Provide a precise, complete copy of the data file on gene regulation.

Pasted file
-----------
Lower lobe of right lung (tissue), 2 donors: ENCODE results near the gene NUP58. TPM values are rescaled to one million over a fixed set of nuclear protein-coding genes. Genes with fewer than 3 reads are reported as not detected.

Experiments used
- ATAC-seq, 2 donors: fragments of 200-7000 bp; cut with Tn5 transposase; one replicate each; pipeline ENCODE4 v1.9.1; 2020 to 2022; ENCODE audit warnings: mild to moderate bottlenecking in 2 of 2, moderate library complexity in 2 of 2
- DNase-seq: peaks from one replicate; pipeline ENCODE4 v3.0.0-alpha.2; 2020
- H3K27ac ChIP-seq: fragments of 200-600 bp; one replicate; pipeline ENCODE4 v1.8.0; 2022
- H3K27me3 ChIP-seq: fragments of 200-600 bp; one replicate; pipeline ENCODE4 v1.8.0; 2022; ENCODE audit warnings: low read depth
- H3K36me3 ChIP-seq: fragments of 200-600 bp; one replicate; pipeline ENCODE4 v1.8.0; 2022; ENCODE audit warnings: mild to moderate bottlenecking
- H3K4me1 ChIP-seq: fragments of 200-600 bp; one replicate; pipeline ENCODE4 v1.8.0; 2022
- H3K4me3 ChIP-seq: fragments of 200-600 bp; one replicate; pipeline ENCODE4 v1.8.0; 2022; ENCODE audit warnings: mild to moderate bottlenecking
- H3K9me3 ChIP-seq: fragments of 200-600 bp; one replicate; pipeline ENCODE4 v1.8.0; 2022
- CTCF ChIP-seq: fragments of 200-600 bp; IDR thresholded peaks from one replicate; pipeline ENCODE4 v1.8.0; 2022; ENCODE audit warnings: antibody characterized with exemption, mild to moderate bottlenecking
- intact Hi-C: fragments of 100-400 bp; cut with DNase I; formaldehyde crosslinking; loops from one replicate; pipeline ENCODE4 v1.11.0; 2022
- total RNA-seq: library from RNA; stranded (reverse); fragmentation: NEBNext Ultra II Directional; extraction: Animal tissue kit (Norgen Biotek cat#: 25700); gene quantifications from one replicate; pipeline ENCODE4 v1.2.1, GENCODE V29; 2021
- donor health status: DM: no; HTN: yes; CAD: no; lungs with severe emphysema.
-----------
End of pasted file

Lower lobe of right lung (tissue), 2 donors: ENCODE results near the gene NUP58. TPM values are rescaled to one million over a fixed set of nuclear protein-coding genes. Genes with fewer than 3 reads are reported as not detected.

Experiments used
- ATAC-seq, 2 donors: fragments of 200-7000 bp; cut with Tn5 transposase; one replicate each; pipeline ENCODE4 v1.9.1; 2020 to 2022; ENCODE audit warnings: mild to moderate bottlenecking in 2 of 2, moderate library complexity in 2 of 2
- DNase-seq: peaks from one replicate; pipeline ENCODE4 v3.0.0-alpha.2; 2020
- H3K27ac ChIP-seq: fragments of 200-600 bp; one replicate; pipeline ENCODE4 v1.8.0; 2022
- H3K27me3 ChIP-seq: fragments of 200-600 bp; one replicate; pipeline ENCODE4 v1.8.0; 2022; ENCODE audit warnings: low read depth
- H3K36me3 ChIP-seq: fragments of 200-600 bp; one replicate; pipeline ENCODE4 v1.8.0; 2022; ENCODE audit warnings: mild to moderate bottlenecking
- H3K4me1 ChIP-seq: fragments of 200-600 bp; one replicate; pipeline ENCODE4 v1.8.0; 2022
- H3K4me3 ChIP-seq: fragments of 200-600 bp; one replicate; pipeline ENCODE4 v1.8.0; 2022; ENCODE audit warnings: mild to moderate bottlenecking
- H3K9me3 ChIP-seq: fragments of 200-600 bp; one replicate; pipeline ENCODE4 v1.8.0; 2022
- CTCF ChIP-seq: fragments of 200-600 bp; IDR thresholded peaks from one replicate; pipeline ENCODE4 v1.8.0; 2022; ENCODE audit warnings: antibody characterized with exemption, mild to moderate bottlenecking
- intact Hi-C: fragments of 100-400 bp; cut with DNase I; formaldehyde crosslinking; loops from one replicate; pipeline ENCODE4 v1.11.0; 2022
- total RNA-seq: library from RNA; stranded (reverse); fragmentation: NEBNext Ultra II Directional; extraction: Animal tissue kit (Norgen Biotek cat#: 25700); gene quantifications from one replicate; pipeline ENCODE4 v1.2.1, GENCODE V29; 2021
- donor health status: DM: no; HTN: yes; CAD: no; lungs with severe emphysema.